Dan Perjovschi is one of the most representative Romanian contemporary artists and, also renowned and valued abroad. His international prestige was once again confirmed by the last award he received – “Rosa Schapire Art Prize” from the Freunde der Kunsthalle association of the Kunsthalle Art Museum in Hamburg, Germany. This acknowledgement means that the Romanian
artist`s creations shall be included in the Museum`s collection. The award is of great importance as it was granted for the first time and the winner was nominated by one of the world`s best contemporary art experts. Dan Perjovschi`s exhibition may be visited between 15th October 2016 and 29th of January 2017 at the Kunsthalle Art Museum in Hamburg.
You are one of the contemporary Romanian artists most prized abroad and this fact is well known and certified by numerous prizes, recognitions and participations at the most important international events and art shows. Your success was confirmed naturally, gradually and the path you have built with solid steps is ongoing. What is your artistic element that has remained constant in time and represents in fact the pillar on which the world`s appreciation and popularity is based upon?
I am one of the Romanian artists who have an international career, but I am not the only one. We live in some interesting times and we can have more than a few types of success – financial, among the public or the critics etc. Romania currently has approximately 20 names of active and renowned artists on the international scene. This is a small miracle. Some of them live in Berlin or Paris. I live in Sibiu. My success has come gradually (I made my debut before the times that make ussuperstars this week and then next month we are forgotten). It took me ten years to get out of school and another ten to be able to find a plastic and conceptual language that would please me. After working for twenty years, success has emerged…
I like drawing. I draw in my notebook, on the walls of the great world museums, in a small artist run space in Heraklion or on the staircase of Negruzzi High School in Târgu Ocna. I loved to draw since my very beginning… for as long as I can remember.
How would you describe the contemporary art vibe of today? What is it that we lack?
We lack the institutional support. Any city has a state theater and philharmonics, but it doesn`t have a Kunsthalle (“white cube”) with staff and production budget paid by the state (the city hall or prefect’s office). In Romania there are no scholarships for individual creation or workshops spaces provided by the local administration. None of the candidate cities for the European Capital title (the long and the short list) have any investments in visual arts. There are no programs to reconvert communist industrial buildings into workshop or display spaces. The cities are building football stadiums and shopping centers.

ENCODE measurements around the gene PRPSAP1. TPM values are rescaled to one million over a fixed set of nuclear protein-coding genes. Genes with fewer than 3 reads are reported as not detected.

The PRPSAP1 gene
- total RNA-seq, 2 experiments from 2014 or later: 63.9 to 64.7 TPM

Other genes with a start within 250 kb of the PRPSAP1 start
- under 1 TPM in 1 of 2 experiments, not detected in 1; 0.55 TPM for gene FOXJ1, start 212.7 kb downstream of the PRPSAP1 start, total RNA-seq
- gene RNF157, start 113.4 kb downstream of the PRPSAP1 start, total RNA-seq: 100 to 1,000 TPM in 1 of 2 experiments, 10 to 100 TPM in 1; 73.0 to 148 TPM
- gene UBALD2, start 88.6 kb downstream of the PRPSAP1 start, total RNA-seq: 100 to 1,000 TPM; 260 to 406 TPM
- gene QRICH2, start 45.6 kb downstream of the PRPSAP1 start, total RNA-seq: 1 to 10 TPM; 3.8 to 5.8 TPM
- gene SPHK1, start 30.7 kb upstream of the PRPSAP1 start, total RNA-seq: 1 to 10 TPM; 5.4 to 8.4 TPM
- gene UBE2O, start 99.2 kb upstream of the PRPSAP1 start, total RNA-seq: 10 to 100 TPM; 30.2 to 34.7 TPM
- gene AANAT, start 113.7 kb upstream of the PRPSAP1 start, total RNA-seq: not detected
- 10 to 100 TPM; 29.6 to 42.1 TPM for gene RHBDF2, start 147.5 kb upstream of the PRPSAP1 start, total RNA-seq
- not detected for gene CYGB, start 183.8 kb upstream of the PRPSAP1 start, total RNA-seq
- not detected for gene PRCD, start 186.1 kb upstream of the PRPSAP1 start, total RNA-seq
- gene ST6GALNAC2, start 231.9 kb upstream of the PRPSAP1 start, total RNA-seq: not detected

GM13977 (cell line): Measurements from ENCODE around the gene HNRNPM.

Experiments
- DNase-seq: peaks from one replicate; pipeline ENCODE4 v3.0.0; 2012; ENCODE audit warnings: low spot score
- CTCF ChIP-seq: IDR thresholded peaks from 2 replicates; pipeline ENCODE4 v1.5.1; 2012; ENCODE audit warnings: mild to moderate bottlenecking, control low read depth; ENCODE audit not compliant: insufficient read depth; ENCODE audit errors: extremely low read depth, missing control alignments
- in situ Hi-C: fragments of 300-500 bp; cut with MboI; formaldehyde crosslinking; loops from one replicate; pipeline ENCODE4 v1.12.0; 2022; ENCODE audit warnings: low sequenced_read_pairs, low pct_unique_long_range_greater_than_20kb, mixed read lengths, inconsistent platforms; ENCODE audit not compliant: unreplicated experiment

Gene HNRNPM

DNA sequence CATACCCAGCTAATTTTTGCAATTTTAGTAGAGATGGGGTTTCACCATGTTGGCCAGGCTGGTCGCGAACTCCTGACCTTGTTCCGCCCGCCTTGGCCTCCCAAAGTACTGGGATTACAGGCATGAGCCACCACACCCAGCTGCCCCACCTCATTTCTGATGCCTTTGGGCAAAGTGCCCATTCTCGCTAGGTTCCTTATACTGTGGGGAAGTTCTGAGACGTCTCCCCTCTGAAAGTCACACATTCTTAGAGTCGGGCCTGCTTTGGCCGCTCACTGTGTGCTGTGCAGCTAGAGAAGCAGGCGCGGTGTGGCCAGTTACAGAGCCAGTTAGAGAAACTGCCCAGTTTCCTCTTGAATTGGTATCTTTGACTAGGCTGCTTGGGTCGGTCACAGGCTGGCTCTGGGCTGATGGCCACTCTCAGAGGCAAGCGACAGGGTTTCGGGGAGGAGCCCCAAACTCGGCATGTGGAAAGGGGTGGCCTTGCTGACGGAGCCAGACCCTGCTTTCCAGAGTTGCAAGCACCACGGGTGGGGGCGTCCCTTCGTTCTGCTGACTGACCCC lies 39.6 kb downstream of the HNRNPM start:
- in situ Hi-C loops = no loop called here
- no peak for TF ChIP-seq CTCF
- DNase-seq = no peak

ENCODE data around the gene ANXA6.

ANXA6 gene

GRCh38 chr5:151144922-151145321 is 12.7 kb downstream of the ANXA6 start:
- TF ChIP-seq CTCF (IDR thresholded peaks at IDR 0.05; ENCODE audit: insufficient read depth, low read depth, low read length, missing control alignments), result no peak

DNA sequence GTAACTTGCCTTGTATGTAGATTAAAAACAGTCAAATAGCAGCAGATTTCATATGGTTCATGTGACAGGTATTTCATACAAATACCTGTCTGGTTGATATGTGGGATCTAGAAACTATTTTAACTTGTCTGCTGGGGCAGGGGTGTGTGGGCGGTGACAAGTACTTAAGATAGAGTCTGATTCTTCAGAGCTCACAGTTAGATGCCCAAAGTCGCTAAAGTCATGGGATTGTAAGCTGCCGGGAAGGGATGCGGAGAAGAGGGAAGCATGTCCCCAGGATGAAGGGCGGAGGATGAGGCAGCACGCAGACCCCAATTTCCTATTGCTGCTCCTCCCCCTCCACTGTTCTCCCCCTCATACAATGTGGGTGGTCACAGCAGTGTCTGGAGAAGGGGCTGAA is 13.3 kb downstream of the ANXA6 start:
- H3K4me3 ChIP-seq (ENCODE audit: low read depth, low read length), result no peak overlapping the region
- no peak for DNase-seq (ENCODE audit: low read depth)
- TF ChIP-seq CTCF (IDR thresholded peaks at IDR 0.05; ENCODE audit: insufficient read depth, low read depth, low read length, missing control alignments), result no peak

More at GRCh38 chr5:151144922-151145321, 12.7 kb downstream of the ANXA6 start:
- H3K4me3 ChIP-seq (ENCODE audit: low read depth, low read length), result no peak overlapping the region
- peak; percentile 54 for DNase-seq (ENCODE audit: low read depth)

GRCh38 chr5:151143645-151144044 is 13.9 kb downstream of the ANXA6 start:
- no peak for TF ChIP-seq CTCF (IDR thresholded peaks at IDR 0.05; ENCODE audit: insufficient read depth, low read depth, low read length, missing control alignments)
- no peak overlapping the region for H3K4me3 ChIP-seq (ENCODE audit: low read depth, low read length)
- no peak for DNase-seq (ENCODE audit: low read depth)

There is no coherent cultural policy for visual arts, no fiscal thinking (as you may see all the freelancers are being crushed); there is no tax discount for artists or sponsors and their financial and time investments into art. There are no life annuities for artists (and if there are merit scholarships or places in the Academy, then these are awarded for the conservatory, Eminescian positions so to speak, and not for the revolutionary ones).
A painting by Grigorescu is better off than Dada. There are many good things in Romania (artists, projects, independent spaces and even commercial galleries), but the general emphasis is on the market (money, money and art fairs) and not on the research… What is that we lack in Romania? We lack investments in visual culture, theoretical research
and long term ambition. If we are to summarize the condition of the artist, it would look like this: no pension and no health insurance!
Why did you chose to live in Romania considering that your value and international recognition offers multiple opportunities in countries that are much more open from the cultural point of view?
I have invested here a lot of energy and time; we need critical and independent positions in this country, we need solidarity and support. I got used to living here (although, once every ten years the scene changes, the amnesia comes back and we start over, we drop things or, on the contrary, we come up with new and interesting ideas) with our madness, with the artistic motivation outside the art market.
Abroad everything is already built (there are still some questionable issues and this is why I am permanently invited to analyze them), on the other hand in our country everything is still to be done. And I am saying this with all due respect to those who spent their lives building remarkable cultural platforms in the 27 years of freedom so far. I love contradiction, greater contrasts, denser touches and the humor…either absurd or constant.
Lia Perjovschi (editor`s note – the artist`s wife) has produced in the 90s a contemporary art archive that didn’t include Romanian art, but art that was forbidden here for 50 years. Back then, we felt it was our duty to share the things we were discovering and seeing the big world with the small world of our country. We now feel the same. We are lucky toparticipate to the great artistic events of the world and we see how the international art is done and conceived from the inside; this is something that we also need to share here. It is also about mental comfort. There are no surprises here, although we are being shocked every day.
Continue reading in The Art of Living no. 16, an issue dedicated to contemporary art. DOWNLOAD